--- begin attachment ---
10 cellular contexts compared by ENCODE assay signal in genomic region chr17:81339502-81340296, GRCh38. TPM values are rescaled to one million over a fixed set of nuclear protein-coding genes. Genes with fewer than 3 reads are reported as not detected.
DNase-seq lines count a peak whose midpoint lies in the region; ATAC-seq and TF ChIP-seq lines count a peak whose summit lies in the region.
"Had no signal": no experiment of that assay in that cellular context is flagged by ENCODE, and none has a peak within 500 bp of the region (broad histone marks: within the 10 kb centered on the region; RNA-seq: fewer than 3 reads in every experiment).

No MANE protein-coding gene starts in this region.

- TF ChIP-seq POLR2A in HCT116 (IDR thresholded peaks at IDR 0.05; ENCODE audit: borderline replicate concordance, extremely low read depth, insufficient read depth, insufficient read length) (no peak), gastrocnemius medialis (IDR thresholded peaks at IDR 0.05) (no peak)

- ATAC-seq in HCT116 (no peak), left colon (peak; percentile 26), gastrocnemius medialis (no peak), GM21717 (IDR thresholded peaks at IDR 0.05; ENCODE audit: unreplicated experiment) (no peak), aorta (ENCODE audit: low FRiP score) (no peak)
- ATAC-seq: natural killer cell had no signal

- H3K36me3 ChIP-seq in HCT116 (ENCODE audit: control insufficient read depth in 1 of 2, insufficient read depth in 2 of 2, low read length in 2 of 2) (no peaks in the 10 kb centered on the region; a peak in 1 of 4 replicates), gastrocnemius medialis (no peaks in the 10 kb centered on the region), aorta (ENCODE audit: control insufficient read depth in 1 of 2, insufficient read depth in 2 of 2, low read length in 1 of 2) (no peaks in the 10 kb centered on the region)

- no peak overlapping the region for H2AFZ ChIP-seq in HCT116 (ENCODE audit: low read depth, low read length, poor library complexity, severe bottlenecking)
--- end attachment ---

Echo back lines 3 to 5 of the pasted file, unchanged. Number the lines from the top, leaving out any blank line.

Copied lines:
"Had no signal": no experiment of that assay in that cellular context is flagged by ENCODE, and none has a peak within 500 bp of the region (broad histone marks: within the 10 kb centered on the region; RNA-seq: fewer than 3 reads in every experiment).

No MANE protein-coding gene starts in this region.

- TF ChIP-seq POLR2A in HCT116 (IDR thresholded peaks at IDR 0.05; ENCODE audit: borderline replicate concordance, extremely low read depth, insufficient read depth, insufficient read length) (no peak), gastrocnemius medialis (IDR thresholded peaks at IDR 0.05) (no peak)